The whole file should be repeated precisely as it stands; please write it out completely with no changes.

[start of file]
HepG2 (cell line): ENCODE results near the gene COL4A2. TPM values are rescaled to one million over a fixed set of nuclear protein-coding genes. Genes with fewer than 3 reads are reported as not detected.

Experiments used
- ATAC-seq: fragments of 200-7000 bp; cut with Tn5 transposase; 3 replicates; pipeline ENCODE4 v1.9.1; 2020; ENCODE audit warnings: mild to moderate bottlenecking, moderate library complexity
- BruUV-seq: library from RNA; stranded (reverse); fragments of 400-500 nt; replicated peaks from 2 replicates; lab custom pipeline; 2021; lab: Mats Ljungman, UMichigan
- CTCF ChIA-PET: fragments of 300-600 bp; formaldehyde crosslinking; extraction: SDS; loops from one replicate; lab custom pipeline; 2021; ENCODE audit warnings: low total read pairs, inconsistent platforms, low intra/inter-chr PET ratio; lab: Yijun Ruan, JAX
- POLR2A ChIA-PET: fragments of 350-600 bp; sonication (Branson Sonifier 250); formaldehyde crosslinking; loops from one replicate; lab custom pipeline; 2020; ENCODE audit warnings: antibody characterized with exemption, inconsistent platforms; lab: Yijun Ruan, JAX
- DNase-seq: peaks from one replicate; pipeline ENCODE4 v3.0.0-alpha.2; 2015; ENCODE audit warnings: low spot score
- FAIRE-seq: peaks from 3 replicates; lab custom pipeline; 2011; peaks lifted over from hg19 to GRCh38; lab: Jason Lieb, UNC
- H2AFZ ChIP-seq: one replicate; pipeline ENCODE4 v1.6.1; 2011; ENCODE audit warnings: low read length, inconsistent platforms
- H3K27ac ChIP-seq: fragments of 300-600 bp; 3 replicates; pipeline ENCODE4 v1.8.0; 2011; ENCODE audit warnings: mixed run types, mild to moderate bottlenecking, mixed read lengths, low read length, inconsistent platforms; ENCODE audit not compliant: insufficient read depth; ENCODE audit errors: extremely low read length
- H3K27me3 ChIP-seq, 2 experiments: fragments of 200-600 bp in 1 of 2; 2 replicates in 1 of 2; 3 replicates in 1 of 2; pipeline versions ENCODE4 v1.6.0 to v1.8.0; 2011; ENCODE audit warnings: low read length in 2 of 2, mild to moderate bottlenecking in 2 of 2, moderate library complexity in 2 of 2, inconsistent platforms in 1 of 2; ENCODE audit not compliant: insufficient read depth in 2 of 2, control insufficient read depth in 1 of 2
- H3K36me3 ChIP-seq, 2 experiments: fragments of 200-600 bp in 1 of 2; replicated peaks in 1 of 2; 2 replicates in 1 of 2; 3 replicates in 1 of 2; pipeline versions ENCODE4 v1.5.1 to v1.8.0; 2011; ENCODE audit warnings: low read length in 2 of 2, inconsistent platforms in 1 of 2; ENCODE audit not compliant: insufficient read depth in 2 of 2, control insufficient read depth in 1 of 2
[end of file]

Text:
HepG2 (cell line): ENCODE results near the gene COL4A2. TPM values are rescaled to one million over a fixed set of nuclear protein-coding genes. Genes with fewer than 3 reads are reported as not detected.

Experiments used
- ATAC-seq: fragments of 200-7000 bp; cut with Tn5 transposase; 3 replicates; pipeline ENCODE4 v1.9.1; 2020; ENCODE audit warnings: mild to moderate bottlenecking, moderate library complexity
- BruUV-seq: library from RNA; stranded (reverse); fragments of 400-500 nt; replicated peaks from 2 replicates; lab custom pipeline; 2021; lab: Mats Ljungman, UMichigan
- CTCF ChIA-PET: fragments of 300-600 bp; formaldehyde crosslinking; extraction: SDS; loops from one replicate; lab custom pipeline; 2021; ENCODE audit warnings: low total read pairs, inconsistent platforms, low intra/inter-chr PET ratio; lab: Yijun Ruan, JAX
- POLR2A ChIA-PET: fragments of 350-600 bp; sonication (Branson Sonifier 250); formaldehyde crosslinking; loops from one replicate; lab custom pipeline; 2020; ENCODE audit warnings: antibody characterized with exemption, inconsistent platforms; lab: Yijun Ruan, JAX
- DNase-seq: peaks from one replicate; pipeline ENCODE4 v3.0.0-alpha.2; 2015; ENCODE audit warnings: low spot score
- FAIRE-seq: peaks from 3 replicates; lab custom pipeline; 2011; peaks lifted over from hg19 to GRCh38; lab: Jason Lieb, UNC
- H2AFZ ChIP-seq: one replicate; pipeline ENCODE4 v1.6.1; 2011; ENCODE audit warnings: low read length, inconsistent platforms
- H3K27ac ChIP-seq: fragments of 300-600 bp; 3 replicates; pipeline ENCODE4 v1.8.0; 2011; ENCODE audit warnings: mixed run types, mild to moderate bottlenecking, mixed read lengths, low read length, inconsistent platforms; ENCODE audit not compliant: insufficient read depth; ENCODE audit errors: extremely low read length
- H3K27me3 ChIP-seq, 2 experiments: fragments of 200-600 bp in 1 of 2; 2 replicates in 1 of 2; 3 replicates in 1 of 2; pipeline versions ENCODE4 v1.6.0 to v1.8.0; 2011; ENCODE audit warnings: low read length in 2 of 2, mild to moderate bottlenecking in 2 of 2, moderate library complexity in 2 of 2, inconsistent platforms in 1 of 2; ENCODE audit not compliant: insufficient read depth in 2 of 2, control insufficient read depth in 1 of 2
- H3K36me3 ChIP-seq, 2 experiments: fragments of 200-600 bp in 1 of 2; replicated peaks in 1 of 2; 2 replicates in 1 of 2; 3 replicates in 1 of 2; pipeline versions ENCODE4 v1.5.1 to v1.8.0; 2011; ENCODE audit warnings: low read length in 2 of 2, inconsistent platforms in 1 of 2; ENCODE audit not compliant: insufficient read depth in 2 of 2, control insufficient read depth in 1 of 2